Eula Whitehouse and the Cryptogams
A gifted artist and well-rounded scientist, Dr. Eula Whitehouse was an incredibly accomplished botanist. And she achieved this distinction in an era when her advanced education (earning her Ph.D. in 1938) made her exceedingly rare among women. Though a well-rounded botanist, her fields of research were also unusual: cryptogams, a non-taxonomic term encompassing mosses, ferns, fungi, lichens, and algae, which all reproduce cryptically by spores. Southern Methodist University (SMU) Herbarium Director Lloyd Shinners recognized Eula’s contributions by awarding her the position of Curator of Cryptogams in 1954.
Eula’s botanical contributions while working at SMU have carried forward to the Botanical Research Institute of Texas (BRIT). BRIT was established in 1987 to care for and house SMU’s extensive herbarium and botanical library. The collections include many of Eula’s drawings, six of her publications, her personal library, and thousands of her collected specimens. Her herbarium collections are particularly prominent amongst BRIT’s bryophyte collection.
During her tenure as Curator of Cryptogams, Eula traveled extensively. The mosses, liverworts, and hornworts to which many people pay no heed were often her targets. She collected mosses in Africa, traveled and collected in Hawaii, and studied mosses and liverworts at the University of Washington. In 1956, she engaged in a year-long, around-the-world botanizing trip. Her collections include specimens from Australia, New Zealand, Cyprus, India, Singapore, Fiji, and Mexico. And, of course, from Texas.
With the SMU botanical collection and Eula’s archive, BRIT inherited one of the best collections of Texas bryophytes, including vouchers for the The Mosses of Texas. In this work, Eula built on the early efforts of Frederick McAllister to list the mosses of the expansive state of Texas. McAllister’s work was largely based on the collection of the University of Texas Herbarium (TEX), which focused on southern and central Texas. Through her own collecting, Eula added much needed information on the mosses of northern, eastern, and western regions of the state.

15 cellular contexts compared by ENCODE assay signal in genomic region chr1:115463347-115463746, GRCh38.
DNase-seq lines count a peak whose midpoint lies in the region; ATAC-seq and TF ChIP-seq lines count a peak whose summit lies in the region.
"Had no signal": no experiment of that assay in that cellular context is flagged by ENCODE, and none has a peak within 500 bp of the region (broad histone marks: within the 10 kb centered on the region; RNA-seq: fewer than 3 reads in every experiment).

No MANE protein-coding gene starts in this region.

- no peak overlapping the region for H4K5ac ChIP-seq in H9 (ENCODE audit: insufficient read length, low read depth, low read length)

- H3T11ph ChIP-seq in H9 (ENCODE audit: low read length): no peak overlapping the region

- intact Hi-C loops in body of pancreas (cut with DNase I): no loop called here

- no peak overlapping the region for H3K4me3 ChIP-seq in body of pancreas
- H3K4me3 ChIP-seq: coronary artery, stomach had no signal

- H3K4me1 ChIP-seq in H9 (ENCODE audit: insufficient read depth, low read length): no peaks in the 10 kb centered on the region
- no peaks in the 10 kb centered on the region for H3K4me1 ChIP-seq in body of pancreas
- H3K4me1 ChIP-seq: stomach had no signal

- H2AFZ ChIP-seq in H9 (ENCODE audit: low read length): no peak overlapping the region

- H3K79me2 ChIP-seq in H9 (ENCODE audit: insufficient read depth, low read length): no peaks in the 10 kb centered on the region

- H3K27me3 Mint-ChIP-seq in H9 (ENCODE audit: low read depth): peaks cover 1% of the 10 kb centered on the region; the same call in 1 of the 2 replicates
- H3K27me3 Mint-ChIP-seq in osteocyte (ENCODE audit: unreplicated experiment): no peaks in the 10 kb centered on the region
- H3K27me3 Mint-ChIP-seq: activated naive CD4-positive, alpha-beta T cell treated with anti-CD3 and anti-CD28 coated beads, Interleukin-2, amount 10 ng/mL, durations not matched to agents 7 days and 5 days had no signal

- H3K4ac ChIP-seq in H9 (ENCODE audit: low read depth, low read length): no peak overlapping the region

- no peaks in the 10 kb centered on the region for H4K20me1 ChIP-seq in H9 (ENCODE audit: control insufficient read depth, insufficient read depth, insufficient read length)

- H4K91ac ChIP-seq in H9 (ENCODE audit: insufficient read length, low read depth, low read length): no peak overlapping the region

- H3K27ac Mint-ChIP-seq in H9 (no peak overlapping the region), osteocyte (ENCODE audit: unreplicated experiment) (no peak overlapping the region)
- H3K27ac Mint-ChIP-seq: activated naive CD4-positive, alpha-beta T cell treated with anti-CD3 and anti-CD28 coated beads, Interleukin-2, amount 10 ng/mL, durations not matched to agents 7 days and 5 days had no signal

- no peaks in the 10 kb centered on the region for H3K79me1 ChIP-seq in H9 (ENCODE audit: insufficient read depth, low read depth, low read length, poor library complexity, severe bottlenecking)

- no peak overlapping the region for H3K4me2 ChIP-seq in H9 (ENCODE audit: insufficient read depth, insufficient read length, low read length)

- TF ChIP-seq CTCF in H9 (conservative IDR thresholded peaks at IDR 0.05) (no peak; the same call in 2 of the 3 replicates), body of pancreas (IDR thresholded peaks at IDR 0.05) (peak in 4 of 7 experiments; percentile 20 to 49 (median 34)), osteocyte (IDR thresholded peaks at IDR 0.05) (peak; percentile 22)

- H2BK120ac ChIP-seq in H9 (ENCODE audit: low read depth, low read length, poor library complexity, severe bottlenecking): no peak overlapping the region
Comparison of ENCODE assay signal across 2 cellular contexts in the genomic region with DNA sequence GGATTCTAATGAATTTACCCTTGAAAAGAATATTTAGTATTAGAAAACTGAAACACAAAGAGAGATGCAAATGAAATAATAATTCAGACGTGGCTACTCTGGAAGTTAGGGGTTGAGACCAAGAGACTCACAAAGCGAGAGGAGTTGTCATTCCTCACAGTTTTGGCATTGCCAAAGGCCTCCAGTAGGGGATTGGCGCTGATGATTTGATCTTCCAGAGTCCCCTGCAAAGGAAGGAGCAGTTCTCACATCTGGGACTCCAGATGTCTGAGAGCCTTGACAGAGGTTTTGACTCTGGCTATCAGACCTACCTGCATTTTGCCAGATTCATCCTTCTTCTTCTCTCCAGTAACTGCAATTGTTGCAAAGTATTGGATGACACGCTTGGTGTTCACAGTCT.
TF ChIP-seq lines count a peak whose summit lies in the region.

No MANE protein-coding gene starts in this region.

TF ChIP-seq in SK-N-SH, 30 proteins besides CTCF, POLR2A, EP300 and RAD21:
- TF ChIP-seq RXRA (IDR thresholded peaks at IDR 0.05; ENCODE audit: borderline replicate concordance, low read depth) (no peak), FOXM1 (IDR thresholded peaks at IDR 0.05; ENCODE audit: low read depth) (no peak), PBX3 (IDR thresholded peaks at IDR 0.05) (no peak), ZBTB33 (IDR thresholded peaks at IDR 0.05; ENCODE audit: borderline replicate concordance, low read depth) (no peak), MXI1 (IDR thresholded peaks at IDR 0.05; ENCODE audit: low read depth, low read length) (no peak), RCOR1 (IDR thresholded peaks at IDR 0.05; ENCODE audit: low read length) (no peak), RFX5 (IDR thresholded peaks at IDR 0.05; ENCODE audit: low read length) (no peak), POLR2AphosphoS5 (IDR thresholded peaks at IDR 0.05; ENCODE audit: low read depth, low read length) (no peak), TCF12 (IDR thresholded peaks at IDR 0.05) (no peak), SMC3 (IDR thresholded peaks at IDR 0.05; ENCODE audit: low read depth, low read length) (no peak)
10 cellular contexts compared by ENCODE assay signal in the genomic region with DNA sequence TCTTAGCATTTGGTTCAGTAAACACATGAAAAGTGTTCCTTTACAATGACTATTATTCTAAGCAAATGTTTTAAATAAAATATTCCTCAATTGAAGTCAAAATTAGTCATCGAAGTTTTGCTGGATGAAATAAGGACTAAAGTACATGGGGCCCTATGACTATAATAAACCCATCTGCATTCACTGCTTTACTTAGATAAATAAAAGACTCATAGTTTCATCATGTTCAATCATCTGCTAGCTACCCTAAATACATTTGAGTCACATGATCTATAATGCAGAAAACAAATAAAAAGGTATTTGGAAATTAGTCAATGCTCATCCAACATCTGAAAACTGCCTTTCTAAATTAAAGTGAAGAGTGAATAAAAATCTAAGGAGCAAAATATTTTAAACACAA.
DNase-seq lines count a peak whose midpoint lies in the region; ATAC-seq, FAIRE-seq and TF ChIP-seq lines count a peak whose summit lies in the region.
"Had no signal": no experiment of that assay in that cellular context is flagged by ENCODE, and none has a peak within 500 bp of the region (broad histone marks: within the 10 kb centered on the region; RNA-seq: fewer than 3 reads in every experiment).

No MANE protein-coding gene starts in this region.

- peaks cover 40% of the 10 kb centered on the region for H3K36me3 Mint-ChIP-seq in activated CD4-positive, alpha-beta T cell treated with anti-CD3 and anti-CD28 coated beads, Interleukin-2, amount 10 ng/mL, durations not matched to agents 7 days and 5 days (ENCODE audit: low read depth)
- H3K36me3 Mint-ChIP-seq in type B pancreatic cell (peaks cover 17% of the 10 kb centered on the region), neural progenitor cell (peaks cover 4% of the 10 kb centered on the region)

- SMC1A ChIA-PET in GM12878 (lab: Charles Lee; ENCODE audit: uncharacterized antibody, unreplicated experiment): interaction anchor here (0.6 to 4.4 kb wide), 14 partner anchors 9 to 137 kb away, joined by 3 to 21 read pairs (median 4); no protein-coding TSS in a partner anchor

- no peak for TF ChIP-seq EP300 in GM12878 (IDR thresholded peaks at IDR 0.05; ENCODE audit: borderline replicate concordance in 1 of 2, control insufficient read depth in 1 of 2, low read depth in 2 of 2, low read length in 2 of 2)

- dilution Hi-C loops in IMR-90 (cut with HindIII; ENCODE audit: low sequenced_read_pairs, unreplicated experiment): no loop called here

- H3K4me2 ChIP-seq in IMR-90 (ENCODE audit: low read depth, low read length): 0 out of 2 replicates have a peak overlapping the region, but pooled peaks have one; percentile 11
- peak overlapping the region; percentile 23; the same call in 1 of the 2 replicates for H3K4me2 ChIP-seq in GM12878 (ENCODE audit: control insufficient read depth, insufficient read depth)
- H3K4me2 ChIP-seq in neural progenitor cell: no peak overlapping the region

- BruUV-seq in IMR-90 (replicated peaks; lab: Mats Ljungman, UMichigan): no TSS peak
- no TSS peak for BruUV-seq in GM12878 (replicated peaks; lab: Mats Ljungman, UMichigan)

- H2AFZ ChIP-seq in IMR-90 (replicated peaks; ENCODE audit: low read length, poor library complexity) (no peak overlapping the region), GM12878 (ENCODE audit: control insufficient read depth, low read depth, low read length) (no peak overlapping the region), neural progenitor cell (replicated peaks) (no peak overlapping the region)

In the foreword to The Mosses of Texas, Eula laments the general lack of research on the ecology of Texas mosses. This information gap continues to exist today for most bryophytes in the nation (and beyond). Being nonvascular plants, and thus lacking that supportive tissue, mosses (as well as liverworts and hornworts) are small and fairly inconspicuous; they can be overlooked, even by botanists. The bryophytes of Texas are still understudied and under-documented due to the sheer size of the state and the relatively few (though often dedicated) people searching for them. It is difficult to talk about conserving a group of plants without first knowing that there’s something to be conserved. Although BRIT does not currently have a bryologist on staff, the institute is committed to continuing the work of documenting bryophytes, making the specimens available through loans and visits, and putting digital collection records online.
Since Eula’s retirement, the BRIT bryophyte herbarium collection has seen a few fits and starts in growth. Eula remains the most prolific collector of existing specimens, with a total of 4,518 of nearly 16,000 at BRIT. Only 141 Texas specimens were collected in the 11 years following her retirement. The rate of collections picked up following the recruitment of William F. Mahler as Assistant Curator to the SMU Herbarium; in the next 11 years, the number of Texas specimens collected increased nine-fold. This growth in the bryophyte collection motivated Mahler’s publication of The Mosses of Texas: A manual of the moss flora with sketches in 1980.
Although most of BRIT’s bryophyte collection (75%) was collected in or before 1980, the collection is still growing and serving an important role for research. The current herbarium manager, Tiana Rehman, states, “I am not typically a collector of mosses, but I feel a duty to grow the collection in an informed way, especially when I see the care and impact Eula Whitehouse and Bill Mahler had on the collection.” And so she does, with the help of research associates such as Charles Gardener, partners like Dale Kruse of Texas A&M University Herbarium, interns, independent researchers, and others.
To increase the reach of the collection, most of the herbarium’s 16,000 bryophyte specimens have been digitized and made accessible to all through bryophyteportal.org as a reference for research. BRIT continues to make an effort to digitize their collections, imaging key specimens at high resolution and converting textual and graphical elements into a digital format that can more easily lend itself to data analysis and synthesis.
Many years ago, Eula Whitehouse worked in the field with her Exakta camera, one of the first single-lens reflex (SLR) cameras available. It was a far cry from the high-resolution cameras and light boxes used to digitize parts of her collection now, but the concept to document and share with others is the same. With her artistic eye, Eula created photos that were beautiful and worth sharing—even of those inconspicuous bryophytes. It is fortunate for bryophytes that this trailblazing woman of science brought her trail to them.
All photos: Courtesy of BRIT Library of the Botanical Research Institute of Texas.